The New York University School of Medicine has announced plans to give every student a full ride. The university will now cover the annual tuition costs of $55,018 for current and future students, regardless of need or merit. About 90 first-year students and 350 students who have up to three years left before obtaining their degrees will be eligible for the program. The school says that it will refund out-of-pocket tuition payments and return loans already paid for the current year.
School officials have expressed concerns that rising tuition and sky-high loan balances are creating a shortage of researchers and primary care physicians. Because of that debt, those who do graduate choose to pursue high-paying specialties instead of lower-paying fields like primary care and pediatrics. Robert Grossman, dean of the NYU School of Medicine, said in a statement, “A population as diverse as ours is best served by doctors from all walks of life, we believe, and aspiring physicians and surgeons should not be prevented from pursuing a career in medicine because of the prospect of overwhelming financial debt.”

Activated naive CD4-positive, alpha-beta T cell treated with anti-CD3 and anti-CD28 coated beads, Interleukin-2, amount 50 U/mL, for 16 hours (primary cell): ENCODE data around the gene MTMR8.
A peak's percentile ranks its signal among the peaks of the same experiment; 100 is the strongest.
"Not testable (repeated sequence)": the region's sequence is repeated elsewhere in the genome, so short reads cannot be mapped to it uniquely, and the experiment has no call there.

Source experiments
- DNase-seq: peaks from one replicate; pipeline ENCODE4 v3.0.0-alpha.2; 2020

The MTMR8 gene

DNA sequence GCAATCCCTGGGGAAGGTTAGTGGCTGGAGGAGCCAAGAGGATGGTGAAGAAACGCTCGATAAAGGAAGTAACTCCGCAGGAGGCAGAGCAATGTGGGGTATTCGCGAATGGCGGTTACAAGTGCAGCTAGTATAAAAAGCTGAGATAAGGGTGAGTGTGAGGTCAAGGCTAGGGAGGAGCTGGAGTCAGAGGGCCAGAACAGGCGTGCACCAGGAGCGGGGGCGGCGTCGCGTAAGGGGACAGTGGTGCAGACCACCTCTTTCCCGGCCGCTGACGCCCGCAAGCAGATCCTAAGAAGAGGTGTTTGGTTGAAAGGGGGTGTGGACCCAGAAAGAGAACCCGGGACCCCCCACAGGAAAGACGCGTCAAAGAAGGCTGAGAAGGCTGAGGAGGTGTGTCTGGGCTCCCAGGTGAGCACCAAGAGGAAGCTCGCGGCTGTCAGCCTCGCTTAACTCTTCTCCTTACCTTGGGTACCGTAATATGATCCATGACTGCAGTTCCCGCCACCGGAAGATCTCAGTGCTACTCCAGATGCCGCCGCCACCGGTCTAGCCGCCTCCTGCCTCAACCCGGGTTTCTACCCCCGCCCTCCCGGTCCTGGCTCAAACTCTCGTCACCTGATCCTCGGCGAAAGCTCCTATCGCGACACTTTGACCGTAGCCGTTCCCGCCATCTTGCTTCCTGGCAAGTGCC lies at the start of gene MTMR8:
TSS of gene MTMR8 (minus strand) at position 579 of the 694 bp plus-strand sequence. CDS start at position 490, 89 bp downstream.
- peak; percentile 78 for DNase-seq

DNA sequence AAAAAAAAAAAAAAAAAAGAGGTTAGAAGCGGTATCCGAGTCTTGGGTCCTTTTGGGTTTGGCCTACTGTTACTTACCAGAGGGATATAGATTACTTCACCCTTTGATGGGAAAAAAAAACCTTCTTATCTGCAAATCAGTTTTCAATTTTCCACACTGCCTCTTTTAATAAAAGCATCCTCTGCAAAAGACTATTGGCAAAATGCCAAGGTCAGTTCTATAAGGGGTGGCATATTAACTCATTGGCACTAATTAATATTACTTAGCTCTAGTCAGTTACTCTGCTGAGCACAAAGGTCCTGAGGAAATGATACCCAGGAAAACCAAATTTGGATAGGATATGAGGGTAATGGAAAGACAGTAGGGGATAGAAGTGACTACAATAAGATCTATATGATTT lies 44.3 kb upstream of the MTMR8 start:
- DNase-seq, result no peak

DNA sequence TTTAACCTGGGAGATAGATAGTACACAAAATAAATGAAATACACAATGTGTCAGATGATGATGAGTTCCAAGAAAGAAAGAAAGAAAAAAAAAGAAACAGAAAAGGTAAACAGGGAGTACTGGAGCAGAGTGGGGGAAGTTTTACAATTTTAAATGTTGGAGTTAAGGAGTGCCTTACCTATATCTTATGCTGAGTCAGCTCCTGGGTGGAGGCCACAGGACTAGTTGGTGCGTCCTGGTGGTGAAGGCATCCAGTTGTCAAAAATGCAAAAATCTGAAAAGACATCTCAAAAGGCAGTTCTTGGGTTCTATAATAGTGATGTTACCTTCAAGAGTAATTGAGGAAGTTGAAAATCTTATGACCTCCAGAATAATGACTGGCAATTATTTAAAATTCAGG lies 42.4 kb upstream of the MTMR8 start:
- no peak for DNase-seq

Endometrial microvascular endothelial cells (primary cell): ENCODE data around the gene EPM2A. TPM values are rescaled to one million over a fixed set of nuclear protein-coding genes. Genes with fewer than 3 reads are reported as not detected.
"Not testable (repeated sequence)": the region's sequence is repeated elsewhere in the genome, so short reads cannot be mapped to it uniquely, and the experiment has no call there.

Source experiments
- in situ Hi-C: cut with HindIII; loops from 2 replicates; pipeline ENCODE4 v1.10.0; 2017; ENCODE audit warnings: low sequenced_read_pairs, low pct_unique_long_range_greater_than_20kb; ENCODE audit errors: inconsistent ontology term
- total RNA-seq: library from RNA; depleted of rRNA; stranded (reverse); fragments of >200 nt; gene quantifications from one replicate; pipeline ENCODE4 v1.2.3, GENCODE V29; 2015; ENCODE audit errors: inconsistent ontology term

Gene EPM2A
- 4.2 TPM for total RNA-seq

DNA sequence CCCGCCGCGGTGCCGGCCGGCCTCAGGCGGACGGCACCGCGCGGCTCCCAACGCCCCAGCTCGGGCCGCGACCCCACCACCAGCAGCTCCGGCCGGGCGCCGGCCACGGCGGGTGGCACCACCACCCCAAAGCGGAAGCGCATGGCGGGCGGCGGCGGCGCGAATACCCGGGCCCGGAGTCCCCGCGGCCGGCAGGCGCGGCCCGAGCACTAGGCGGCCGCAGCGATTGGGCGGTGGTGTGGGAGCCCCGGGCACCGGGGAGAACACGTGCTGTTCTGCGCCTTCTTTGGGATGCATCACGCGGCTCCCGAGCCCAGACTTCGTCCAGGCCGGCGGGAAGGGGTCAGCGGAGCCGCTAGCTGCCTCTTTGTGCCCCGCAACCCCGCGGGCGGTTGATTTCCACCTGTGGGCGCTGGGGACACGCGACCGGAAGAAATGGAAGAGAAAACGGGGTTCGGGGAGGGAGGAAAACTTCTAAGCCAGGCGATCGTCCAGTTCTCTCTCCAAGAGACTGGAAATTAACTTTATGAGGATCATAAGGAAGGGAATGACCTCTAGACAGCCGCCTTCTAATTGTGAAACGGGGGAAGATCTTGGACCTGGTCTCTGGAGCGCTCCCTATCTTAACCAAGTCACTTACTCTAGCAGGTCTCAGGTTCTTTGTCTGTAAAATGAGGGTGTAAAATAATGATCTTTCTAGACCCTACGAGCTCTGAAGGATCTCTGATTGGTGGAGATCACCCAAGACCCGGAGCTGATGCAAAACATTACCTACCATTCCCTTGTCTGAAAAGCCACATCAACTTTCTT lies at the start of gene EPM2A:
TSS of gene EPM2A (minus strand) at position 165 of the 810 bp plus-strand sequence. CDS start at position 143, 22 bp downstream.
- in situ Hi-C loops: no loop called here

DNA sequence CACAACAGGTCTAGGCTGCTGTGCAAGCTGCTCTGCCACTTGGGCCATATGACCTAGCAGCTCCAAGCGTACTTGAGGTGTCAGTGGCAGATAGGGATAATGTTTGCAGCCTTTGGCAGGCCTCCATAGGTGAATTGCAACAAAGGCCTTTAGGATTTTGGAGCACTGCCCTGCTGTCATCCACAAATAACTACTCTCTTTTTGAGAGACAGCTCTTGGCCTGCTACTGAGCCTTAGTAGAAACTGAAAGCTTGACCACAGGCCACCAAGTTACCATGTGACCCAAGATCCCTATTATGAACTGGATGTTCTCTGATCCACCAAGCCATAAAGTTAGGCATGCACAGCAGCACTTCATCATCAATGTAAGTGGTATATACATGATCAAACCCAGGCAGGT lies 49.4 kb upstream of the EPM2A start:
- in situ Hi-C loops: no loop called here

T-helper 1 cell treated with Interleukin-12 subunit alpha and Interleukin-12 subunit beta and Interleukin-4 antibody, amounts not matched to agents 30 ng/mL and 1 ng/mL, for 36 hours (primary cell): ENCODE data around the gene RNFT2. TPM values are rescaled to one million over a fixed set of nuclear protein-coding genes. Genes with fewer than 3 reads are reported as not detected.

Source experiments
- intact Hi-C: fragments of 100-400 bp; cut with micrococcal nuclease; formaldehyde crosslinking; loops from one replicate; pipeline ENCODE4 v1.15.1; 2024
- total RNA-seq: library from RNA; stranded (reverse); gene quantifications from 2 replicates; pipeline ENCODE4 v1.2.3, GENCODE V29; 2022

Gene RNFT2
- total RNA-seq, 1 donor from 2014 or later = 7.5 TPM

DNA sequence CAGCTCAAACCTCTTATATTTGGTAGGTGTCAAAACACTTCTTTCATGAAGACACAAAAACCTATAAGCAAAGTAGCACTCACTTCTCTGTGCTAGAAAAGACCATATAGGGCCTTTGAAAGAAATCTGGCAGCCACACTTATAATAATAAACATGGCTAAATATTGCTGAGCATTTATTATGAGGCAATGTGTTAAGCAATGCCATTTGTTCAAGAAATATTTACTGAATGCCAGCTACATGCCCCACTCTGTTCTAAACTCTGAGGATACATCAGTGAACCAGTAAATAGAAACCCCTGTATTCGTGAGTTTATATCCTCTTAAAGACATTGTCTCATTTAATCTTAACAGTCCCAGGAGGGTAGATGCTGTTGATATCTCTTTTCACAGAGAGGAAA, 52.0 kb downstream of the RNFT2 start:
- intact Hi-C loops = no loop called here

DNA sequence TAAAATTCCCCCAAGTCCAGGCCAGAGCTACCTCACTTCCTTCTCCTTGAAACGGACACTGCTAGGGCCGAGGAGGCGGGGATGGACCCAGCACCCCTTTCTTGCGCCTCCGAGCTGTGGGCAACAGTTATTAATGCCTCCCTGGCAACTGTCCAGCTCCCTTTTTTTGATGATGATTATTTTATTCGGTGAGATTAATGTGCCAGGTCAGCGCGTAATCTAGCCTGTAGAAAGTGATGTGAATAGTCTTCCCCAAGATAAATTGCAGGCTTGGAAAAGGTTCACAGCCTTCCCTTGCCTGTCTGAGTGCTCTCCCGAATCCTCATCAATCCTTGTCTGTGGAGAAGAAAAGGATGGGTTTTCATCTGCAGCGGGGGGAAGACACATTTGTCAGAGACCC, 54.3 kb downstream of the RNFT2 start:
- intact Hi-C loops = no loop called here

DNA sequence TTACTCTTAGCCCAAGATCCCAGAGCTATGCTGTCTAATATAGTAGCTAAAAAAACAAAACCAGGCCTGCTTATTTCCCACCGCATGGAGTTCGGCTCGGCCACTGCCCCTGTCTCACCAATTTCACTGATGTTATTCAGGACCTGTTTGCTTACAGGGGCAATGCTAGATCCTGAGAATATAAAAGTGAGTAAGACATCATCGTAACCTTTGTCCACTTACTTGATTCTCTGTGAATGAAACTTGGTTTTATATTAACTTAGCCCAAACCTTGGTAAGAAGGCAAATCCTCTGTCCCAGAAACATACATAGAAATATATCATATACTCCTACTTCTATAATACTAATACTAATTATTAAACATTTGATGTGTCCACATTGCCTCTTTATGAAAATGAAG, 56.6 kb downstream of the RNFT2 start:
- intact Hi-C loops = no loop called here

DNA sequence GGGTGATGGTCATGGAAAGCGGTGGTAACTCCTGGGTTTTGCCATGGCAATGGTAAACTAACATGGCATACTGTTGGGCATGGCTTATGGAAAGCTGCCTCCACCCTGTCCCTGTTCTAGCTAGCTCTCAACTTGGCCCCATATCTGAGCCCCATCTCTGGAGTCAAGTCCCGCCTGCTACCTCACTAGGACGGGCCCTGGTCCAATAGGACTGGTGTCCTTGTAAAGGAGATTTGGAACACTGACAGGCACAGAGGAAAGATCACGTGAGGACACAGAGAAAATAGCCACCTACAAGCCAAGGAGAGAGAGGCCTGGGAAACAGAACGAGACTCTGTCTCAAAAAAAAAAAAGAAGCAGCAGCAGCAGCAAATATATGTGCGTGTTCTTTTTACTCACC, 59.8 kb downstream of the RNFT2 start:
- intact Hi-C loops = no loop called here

The move is a first among the nation’s major medical schools and may spur other top medical schools to follow suit. NYU has already raised more than $450 million of the roughly $600 million needed to fund the tuition package in perpetuity. Dr. Rafael Rivera, associate dean for admission and financial aid, said, “This is going to be a huge game-changer for us, for our students and for our patients.”
The majority of the roughly 20,000 students per year enrolled in American medical schools use federal loans to fund their studies. The Association of American Medical Colleges reports that about 72 percent of the class of 2017 had debt from medical school, holding a median of $180,000 in medical education debt. About 62 percent of NYU’s School of Medicine graduates have some debt when they graduate, with the average debt incurred by members of the class of 2017 standing at $184,000.